Their stories are harrowing, humbling, and must never be forgotten.
That’s why the Trail Legion has always been the gatekeeper of war time accounts from Kootenay men and women who answered the call of duty.
Lest we forget.
Books, bound in leather, or pages simply typed and filed in folders, forever memorialize the real-life experiences of so many veterans from the Trail area, most of whom are now gone.
“It’s important for people to be able to look at these books and see what has happened,” says Gilbert Morrison, president of the Trail Legion. “And hopefully, it will never happen again.”
There’s also row upon row of albums that line the back of the East Trail lounge, wherein old Trail Times stories are affixed next to photos of veterans, some dating back 75 years or longer.
A community’s history is preserved in these homemade archives that hold nostalgic black and white images of Greater Trail veterans in wartime as well as pictures of soldiers back home in baby boomer years, enjoying — and hosting — so many community events like Robbie Burns Day, or cooking for hungry parade-wavers in Silver City Days.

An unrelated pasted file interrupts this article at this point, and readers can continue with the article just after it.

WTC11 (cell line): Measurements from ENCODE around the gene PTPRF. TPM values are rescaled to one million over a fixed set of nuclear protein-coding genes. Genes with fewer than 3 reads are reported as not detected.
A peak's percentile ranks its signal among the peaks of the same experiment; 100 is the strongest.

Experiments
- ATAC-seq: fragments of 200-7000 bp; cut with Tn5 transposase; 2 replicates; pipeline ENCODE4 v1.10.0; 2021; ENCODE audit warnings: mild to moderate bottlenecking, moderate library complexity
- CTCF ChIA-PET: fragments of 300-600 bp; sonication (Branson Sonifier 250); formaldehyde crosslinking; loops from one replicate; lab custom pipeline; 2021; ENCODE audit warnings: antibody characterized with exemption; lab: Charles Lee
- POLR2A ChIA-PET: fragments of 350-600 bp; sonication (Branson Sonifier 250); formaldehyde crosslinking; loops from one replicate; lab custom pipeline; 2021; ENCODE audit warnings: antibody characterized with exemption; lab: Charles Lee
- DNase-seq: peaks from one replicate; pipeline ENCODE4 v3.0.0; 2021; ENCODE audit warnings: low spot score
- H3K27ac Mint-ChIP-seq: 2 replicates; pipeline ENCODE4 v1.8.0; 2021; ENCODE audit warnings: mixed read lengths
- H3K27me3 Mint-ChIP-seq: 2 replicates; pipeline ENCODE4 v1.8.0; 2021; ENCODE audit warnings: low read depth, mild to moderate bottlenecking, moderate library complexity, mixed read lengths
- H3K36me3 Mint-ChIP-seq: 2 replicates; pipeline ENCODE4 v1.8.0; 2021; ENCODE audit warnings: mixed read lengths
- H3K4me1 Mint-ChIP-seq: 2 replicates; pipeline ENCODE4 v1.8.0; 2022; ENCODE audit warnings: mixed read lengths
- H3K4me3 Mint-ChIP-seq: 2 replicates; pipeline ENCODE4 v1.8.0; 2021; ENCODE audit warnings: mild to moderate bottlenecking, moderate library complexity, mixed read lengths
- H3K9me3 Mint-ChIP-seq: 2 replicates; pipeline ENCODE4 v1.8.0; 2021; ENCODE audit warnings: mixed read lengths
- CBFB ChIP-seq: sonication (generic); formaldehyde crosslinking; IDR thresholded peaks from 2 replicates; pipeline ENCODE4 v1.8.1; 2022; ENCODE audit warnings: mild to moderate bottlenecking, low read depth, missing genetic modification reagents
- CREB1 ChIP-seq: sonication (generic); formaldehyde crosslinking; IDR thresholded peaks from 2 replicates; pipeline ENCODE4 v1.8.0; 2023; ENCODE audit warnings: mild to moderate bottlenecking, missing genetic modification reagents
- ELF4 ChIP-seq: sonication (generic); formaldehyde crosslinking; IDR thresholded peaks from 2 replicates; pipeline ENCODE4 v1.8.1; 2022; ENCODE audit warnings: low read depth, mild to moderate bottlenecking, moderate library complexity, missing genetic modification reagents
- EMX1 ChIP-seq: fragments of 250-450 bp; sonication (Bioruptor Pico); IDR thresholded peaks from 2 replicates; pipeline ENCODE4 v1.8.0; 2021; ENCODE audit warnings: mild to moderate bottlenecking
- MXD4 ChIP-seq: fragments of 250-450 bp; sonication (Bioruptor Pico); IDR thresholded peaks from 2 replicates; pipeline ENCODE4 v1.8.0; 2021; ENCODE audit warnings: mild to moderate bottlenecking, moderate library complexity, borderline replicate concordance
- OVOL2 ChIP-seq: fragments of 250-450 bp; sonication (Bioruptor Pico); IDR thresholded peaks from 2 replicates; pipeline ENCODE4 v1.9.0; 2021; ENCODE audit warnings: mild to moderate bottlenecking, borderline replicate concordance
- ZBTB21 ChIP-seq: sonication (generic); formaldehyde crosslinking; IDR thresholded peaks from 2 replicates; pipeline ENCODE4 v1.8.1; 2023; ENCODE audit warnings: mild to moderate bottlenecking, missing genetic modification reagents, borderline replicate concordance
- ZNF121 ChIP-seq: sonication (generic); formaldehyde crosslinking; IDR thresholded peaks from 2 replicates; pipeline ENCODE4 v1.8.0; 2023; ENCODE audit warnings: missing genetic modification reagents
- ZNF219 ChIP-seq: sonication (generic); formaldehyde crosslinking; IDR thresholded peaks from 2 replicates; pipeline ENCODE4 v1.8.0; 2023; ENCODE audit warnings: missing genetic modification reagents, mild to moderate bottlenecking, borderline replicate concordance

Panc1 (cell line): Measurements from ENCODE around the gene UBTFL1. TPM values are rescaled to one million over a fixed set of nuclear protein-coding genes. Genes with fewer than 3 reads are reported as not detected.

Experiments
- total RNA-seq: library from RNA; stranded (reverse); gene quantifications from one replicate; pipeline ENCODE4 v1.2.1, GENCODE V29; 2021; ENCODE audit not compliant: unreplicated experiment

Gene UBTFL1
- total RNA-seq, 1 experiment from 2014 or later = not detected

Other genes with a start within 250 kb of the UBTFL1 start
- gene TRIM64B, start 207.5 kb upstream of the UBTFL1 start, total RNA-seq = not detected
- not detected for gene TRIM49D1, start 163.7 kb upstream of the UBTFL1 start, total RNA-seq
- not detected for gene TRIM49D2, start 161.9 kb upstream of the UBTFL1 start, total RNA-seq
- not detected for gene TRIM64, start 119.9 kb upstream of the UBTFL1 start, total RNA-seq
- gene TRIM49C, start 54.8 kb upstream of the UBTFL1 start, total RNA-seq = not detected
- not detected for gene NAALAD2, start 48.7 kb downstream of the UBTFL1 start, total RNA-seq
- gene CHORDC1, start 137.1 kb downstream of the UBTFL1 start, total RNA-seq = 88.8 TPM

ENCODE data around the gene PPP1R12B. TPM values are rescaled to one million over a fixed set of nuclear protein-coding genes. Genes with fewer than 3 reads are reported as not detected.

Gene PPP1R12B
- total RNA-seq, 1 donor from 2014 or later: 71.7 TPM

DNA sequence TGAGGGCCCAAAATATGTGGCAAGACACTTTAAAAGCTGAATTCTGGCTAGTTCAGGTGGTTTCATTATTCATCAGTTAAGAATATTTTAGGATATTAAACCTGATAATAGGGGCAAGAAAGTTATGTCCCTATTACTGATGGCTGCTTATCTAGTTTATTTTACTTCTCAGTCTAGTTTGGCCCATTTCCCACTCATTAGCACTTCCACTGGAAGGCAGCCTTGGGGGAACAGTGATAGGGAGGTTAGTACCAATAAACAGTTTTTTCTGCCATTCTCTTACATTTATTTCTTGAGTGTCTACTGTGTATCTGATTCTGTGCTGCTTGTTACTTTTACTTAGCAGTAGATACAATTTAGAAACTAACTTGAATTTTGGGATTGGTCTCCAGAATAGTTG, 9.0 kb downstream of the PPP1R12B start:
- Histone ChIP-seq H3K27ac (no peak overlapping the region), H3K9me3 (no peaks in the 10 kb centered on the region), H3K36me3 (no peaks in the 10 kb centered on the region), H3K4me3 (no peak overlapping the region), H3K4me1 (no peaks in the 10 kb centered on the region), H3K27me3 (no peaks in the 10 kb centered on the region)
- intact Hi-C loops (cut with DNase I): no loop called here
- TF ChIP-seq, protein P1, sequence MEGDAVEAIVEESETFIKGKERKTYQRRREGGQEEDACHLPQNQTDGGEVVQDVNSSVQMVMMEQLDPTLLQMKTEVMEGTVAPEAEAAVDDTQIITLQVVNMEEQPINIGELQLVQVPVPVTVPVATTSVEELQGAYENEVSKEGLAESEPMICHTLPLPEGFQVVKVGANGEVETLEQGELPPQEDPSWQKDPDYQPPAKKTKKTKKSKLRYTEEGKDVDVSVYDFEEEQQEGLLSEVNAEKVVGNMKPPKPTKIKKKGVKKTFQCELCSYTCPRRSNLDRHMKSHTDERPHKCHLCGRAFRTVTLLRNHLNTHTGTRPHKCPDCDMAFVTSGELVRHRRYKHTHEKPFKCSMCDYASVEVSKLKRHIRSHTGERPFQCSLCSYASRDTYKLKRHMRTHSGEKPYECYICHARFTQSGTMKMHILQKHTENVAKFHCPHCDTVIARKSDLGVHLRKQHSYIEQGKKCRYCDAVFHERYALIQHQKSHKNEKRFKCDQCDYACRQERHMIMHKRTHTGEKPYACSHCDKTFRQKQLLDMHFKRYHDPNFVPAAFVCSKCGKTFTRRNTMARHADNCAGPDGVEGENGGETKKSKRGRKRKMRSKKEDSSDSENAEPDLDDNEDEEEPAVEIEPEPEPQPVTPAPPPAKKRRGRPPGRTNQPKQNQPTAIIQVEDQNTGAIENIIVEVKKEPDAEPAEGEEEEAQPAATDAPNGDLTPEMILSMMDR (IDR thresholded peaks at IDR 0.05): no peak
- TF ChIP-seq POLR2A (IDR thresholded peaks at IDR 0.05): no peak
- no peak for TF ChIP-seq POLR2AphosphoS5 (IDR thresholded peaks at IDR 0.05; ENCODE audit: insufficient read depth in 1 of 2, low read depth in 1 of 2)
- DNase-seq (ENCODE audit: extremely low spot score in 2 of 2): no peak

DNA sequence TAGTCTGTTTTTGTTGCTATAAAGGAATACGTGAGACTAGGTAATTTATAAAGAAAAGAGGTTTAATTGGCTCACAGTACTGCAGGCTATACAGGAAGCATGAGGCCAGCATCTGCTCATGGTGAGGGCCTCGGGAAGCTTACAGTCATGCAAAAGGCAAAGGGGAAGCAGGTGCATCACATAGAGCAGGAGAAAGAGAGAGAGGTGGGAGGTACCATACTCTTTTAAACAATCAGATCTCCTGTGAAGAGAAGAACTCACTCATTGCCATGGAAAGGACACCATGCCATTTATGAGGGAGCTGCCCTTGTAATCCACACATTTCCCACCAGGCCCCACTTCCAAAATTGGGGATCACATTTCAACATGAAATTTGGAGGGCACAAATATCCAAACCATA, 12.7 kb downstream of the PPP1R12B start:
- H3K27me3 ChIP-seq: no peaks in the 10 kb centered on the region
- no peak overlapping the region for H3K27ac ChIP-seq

Bill McGuire, a Palm Leaf recipient and past West Kootenay zone commander, agreed with Morrison’s view, stressing how important it is that Legion history, stories and photos, be shared with young minds in perpetuity.
“My father was a veteran of the First World War. I have his history and all he went through. It’s important to me,” he said. “Respect — that’s why I am here. And we must make sure that children remember what happened.
“The more children in this country are exposed, the better off we all are, because they are our future.”
Dave Hogg, a Legion member whose family was part of wartime efforts in the East Kootenay, often reflects on the stories and photos that line the walls and book shelves in the East Trail hall.
“There is so much treasure in here,” said Hogg, a former leader in the Air Cadets. “Last year we had a couple of high school classes come down and we had displays set up for them to look through. It went over so well, we are doing it again this year.”
The Remembrance Day ceremony is set for the Trail Cenotaph on Monday, Nov. 11.
The service begins with a parade from the FortisBC building at 10:30 a.m. Reverend Meridyth Robertson and Ministries Leader Jessica Hoeft from the Trail Salvation Army Church will lead the prayer and address, and Master Warrant Officer Shane Batch will read the Honour Roll.
In the Beaver Valley, Remembrance Day ceremonies will begin at the Fruitvale Cenotaph at 10:45 a.m. sharp, with Pastor Ken Siemens officiating. Immediately following the service, all are invited to the Fruitvale Memorial Hall for hot dogs, hot chocolate, coffee, pastries and girl guides cookies.